Decommissioning San Onofre Nuclear Generating Station
SCE formally notified the Nuclear Regulatory Commission (NRC) on June 12, 2013 that it had permanently ceased operation of Units 2 and 3 on June 7, 2013. The notification, called a Certification of Permanent Cessation of Power Operations, sets the stage for SCE to begin preparations for decommissioning.
Decommissioning is a well-defined NRC process that involves transferring the used fuel into safe storage, followed by the removal and disposal of radioactive components and materials. Longer term, this process calls for reducing residual radioactivity to a level that supports termination of the NRC license.
- NRC Briefing on Nuclear Power Plant Decommissioning, July 2014
- Core Principles for San Onofre Decommissioning
- SONGS Decommissioning CEP Charter
- Safe Storage of San Onofre's Nuclear Fuel
About the Decommissioning Process
Since 1960, more than 70 test, demonstration and power reactors have been retired throughout the United States. SCE formally notified the NRC on June 12, 2013 that operations at San Onofre have permanently ceased. On July 23, 2013, SCE notified the NRC it had transferred fuel from the Unit 2 reactor to the spent fuel pool. The company had previously defueled Unit 3. Once fuel was removed from both reactors, San Onfore transitioned from an operating to a "possession" license.
Within two years of shutdown, SCE must submit to the NRC and state officials a detailed plan that spells out specific decommissioning activities and schedules, cost estimates and potential environmental impacts. Public review and comment is an important part of this process, and NRC oversight of decommissioning continues. The NRC addresses frequently asked questions at http://www.nrc.gov/waste/decommissioning/faq.html.
Nuclear power plants are required by the NRC to put aside funds for decommissioning while the plant is operating. The California Public Utility Commission (CPUC) regulates utilities that own nuclear plants in the state and has allowed SCE to collect those funds during San Onofre's operating years. The money is collected from customers and invested in dedicated trusts. The current balance in those trusts is $4.1 Billion.
SCE and the current or former San Onofre owners responsible for decommissioning have established core principles of safety, stewardship and engagement to guide the long and complex decommissioning process. These guiding principles support SCE's vision of making the decommissioning of the San Onofre nuclear plant a model for the nuclear industry:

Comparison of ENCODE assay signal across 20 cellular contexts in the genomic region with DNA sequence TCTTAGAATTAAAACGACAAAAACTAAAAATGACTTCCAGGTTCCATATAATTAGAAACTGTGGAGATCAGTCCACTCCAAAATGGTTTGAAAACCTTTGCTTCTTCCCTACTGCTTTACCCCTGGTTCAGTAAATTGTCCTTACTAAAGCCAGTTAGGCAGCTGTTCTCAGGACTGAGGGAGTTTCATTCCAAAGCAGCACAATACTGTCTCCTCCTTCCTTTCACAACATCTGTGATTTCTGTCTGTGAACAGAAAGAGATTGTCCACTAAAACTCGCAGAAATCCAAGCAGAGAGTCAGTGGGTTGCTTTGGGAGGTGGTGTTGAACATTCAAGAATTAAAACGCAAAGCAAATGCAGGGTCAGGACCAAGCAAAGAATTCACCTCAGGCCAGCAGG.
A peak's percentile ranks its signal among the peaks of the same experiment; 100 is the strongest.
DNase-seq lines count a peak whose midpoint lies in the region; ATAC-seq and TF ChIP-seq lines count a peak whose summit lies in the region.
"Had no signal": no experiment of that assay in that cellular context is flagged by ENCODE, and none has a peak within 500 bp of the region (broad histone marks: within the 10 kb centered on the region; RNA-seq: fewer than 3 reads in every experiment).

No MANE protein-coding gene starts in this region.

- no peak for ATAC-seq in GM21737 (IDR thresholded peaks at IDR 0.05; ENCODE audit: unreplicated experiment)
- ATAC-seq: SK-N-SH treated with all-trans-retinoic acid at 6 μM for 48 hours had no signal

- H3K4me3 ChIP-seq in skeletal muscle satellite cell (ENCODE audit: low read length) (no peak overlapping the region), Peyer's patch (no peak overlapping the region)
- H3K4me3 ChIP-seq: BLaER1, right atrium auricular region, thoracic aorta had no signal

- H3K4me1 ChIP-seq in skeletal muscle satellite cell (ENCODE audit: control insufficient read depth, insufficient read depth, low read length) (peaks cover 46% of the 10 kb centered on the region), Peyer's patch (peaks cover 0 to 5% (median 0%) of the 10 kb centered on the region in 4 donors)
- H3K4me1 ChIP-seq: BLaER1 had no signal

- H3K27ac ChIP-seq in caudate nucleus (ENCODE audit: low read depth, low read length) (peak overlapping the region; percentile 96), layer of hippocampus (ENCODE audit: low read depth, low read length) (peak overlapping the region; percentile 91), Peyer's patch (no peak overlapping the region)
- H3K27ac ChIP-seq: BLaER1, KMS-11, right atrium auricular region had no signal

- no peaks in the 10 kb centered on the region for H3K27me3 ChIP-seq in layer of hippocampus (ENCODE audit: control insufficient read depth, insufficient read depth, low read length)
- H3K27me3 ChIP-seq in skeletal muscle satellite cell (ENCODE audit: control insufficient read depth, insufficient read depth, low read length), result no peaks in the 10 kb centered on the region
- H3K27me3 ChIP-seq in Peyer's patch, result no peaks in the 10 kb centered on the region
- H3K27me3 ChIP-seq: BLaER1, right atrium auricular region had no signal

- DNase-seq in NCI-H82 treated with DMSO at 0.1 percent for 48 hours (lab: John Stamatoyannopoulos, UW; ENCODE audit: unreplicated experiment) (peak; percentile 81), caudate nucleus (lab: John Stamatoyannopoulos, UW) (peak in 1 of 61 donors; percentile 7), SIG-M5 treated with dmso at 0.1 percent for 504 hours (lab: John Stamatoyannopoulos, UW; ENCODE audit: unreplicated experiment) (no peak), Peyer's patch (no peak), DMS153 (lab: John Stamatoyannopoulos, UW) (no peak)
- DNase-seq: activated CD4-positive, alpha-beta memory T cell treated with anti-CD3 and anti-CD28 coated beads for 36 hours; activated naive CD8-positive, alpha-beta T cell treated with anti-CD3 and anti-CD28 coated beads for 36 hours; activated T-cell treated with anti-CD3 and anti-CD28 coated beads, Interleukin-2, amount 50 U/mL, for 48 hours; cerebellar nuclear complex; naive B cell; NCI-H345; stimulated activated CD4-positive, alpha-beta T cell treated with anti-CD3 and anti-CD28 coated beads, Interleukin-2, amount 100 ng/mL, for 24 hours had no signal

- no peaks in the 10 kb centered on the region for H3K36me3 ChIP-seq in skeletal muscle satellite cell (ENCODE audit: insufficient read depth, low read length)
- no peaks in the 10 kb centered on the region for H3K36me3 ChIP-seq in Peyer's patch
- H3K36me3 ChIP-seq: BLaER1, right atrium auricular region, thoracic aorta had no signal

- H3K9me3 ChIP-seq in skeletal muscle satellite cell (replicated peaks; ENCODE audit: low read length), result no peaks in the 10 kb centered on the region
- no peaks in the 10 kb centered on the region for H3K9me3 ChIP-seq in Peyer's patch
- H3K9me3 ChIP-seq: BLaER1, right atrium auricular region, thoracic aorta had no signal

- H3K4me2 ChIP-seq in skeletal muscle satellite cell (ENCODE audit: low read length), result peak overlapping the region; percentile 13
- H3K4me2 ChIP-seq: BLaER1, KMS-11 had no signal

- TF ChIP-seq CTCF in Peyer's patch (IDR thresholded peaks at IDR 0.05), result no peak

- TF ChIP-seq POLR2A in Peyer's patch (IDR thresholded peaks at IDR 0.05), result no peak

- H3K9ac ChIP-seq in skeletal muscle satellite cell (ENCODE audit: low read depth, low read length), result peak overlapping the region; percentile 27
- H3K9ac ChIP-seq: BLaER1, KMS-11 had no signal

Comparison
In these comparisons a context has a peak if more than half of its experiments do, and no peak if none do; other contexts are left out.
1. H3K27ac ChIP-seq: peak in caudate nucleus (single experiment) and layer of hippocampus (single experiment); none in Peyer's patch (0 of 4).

- We commit to safely decommissioning San Onofre.
- We are determined to complete the safe decommissioning of San Onofre as expeditiously and cost efficiently as possible. Our immediate goal is to safely move the power plant's spent fuel, now cooling in pools, into dry cask storage as quickly and as carefully as we can until the government creates the long-term storage option that it has committed to implement. We will continue to urge the government and other stakeholders to find a solution to provide the timely removal of spent nuclear fuel from the San Onofre site.
- We are committed to leaving the community better off as a result of having been home to San Onofre for 40 years and we will be open to exploring opportunities for doing so with our landlord, the U.S. Navy, and the community.
- Substantial dollars have accumulated in Nuclear Decommissioning Trusts through customer contributions and judicious investing, and the owners recognize their legal responsibility to spend those funds wisely and return any unused monies to ratepayers.
- We want the San Onofre decommissioning process to be managed in an inclusive, forward-thinking and responsible way. In particular, the current and previous owners of San Onofre are committed to creating an advisory Community Engagement Panel (CEP) to bring together diverse stakeholders and open a conduit of information and ideas between the owners and the public. The panel will foster direct public outreach and ensure that all key interests are included and heard: Elected representatives of the surrounding cities and counties, the military, emergency responders, local environmentalists, business, organized labor, customer interests and academia.
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This printable guide provides key information about Decommissioning in English and in Spanish.